Being denied patents to protect their work systematically robbed African Americans of their due credit, respect, recognition and the opportunity to create generational wealth. This denied access kept even the most inventive minds of the day from succeeding and eliminated the possibility to reset the trajectory of their families’ prosperity for generations.

Many of these African American inventors created what the current research and development industry classifies as “disruptive technology.” These devices and concepts revolutionized the way people lived and worked. Their original concepts contributed to the evolution of products that continue to impact our current daily lives.

Thomas Jennings is the first African American man on record granted a patent in 1821. Since that time, African Americans submit patent applications at roughly the same rate, yet their approval ratio throughout history has remained significantly lower than their white counterparts.

My Father’s Story

My father was a chemist who developed pigment additives for graphics and print media in the 1980s. While he found some success working for large corporations, he also suffered through systematic racial discrimination. This included having racial slurs hurled at him on the job and having several team members walk out on his first day in a leadership role. He was told directly that they would rather quit than work for a Black man.

When he reached his limit, he chose to start his own print/graphics company. Despite working tirelessly on his formulations, he was never able to get his pigment additive(s) patented. He then fell ill and died quite young. When my mother sold his company and the formulas that were his intellectual property, it was discovered that some were missing. We later learned that his former business partner, a white man, applied for a very similar additive patent shortly after my father’s death. That man’s patent was granted.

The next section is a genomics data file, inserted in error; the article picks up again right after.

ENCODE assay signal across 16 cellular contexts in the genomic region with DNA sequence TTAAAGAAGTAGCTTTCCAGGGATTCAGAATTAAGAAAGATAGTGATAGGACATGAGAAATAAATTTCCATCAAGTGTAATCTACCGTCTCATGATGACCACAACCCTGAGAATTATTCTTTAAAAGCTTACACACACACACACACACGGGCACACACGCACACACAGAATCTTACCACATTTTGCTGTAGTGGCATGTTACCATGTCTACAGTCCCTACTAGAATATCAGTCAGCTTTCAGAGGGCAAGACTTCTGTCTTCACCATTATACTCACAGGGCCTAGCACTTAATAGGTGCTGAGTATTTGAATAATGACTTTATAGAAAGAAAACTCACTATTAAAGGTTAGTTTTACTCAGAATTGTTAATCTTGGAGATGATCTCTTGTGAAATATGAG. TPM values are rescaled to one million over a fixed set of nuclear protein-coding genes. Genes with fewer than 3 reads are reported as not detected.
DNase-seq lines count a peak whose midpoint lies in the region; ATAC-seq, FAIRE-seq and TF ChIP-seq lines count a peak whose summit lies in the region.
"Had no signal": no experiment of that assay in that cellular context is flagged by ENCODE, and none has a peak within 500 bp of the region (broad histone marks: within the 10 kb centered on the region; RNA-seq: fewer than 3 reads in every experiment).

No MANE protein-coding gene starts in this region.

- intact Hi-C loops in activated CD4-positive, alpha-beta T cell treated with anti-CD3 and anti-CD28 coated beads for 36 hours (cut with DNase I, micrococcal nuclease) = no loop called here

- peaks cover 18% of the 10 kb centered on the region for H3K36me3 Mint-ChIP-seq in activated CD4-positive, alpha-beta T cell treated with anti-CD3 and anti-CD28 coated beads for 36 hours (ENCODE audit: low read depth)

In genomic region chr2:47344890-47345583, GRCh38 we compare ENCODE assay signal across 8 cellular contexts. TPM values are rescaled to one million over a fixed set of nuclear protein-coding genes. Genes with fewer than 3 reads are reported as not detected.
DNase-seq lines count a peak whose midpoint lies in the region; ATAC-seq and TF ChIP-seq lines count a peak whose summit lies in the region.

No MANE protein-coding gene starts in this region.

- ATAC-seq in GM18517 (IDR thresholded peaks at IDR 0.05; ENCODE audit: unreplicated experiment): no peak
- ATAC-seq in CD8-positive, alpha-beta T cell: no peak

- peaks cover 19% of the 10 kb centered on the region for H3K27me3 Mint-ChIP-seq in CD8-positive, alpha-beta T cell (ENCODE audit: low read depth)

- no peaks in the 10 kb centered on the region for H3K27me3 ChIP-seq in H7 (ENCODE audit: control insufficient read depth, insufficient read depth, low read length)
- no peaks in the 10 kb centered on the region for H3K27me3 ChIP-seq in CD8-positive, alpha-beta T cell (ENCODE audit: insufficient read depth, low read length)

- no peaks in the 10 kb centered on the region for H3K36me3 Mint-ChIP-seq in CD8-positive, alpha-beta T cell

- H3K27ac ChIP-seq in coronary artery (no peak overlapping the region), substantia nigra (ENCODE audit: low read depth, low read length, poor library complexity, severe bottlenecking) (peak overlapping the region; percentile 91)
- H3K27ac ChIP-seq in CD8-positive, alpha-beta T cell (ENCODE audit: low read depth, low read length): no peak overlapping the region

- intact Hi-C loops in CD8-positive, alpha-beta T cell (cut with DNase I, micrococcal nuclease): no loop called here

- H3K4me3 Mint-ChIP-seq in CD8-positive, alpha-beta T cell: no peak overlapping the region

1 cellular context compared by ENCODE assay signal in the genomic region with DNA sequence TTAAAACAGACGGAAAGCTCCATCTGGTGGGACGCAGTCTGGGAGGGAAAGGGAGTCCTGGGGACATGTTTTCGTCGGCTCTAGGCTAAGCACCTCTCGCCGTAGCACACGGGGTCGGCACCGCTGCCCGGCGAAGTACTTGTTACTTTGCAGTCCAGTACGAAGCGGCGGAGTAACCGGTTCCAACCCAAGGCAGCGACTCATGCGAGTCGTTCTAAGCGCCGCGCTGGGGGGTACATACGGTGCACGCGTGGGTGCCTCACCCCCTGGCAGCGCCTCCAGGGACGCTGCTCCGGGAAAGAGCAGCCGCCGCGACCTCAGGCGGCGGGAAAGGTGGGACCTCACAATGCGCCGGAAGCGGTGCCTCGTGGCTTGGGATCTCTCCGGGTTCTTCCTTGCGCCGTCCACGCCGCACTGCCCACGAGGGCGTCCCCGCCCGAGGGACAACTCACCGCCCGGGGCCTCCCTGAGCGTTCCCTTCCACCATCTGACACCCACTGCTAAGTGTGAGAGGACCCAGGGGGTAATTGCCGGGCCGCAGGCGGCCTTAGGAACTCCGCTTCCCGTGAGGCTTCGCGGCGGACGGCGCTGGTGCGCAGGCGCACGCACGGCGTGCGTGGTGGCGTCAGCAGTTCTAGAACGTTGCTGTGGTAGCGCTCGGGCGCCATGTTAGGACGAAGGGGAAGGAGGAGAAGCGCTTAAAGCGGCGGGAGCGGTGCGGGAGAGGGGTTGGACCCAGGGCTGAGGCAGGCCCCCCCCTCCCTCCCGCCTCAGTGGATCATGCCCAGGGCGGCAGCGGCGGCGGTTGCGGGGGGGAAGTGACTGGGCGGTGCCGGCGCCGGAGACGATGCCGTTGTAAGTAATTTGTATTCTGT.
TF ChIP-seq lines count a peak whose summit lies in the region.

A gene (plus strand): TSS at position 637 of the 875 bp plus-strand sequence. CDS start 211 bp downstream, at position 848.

Sharing My Gratitude

U.S. history and African American History are one and the same. Black History Month is a necessary time to educate and remind ourselves collectively about the real experiences, roles and impact of the African American community on this country’s history.

Black History Month is an opportunity to reflect on our past and celebrate our often improbable perseverance, progress, strength and ingenuity. Perhaps more importantly, it’s a time to show gratitude to those who suffered before us. Their struggle afforded us a smoother path and allows us to provide an even smoother path for those who follow. We acknowledge and honor these African American inventors’ contributions and their significant cultural, social and economic impact.

I am thankful that TeamHealth consistently seeks out the input and perspective of its diverse team members. I am also proud to work for a company committed to the journey of creating and maintaining an authentic culture of diversity, inclusion and equity. Subscribe to our blog and follow our social media accounts to learn more and celebrate Black History Month with us.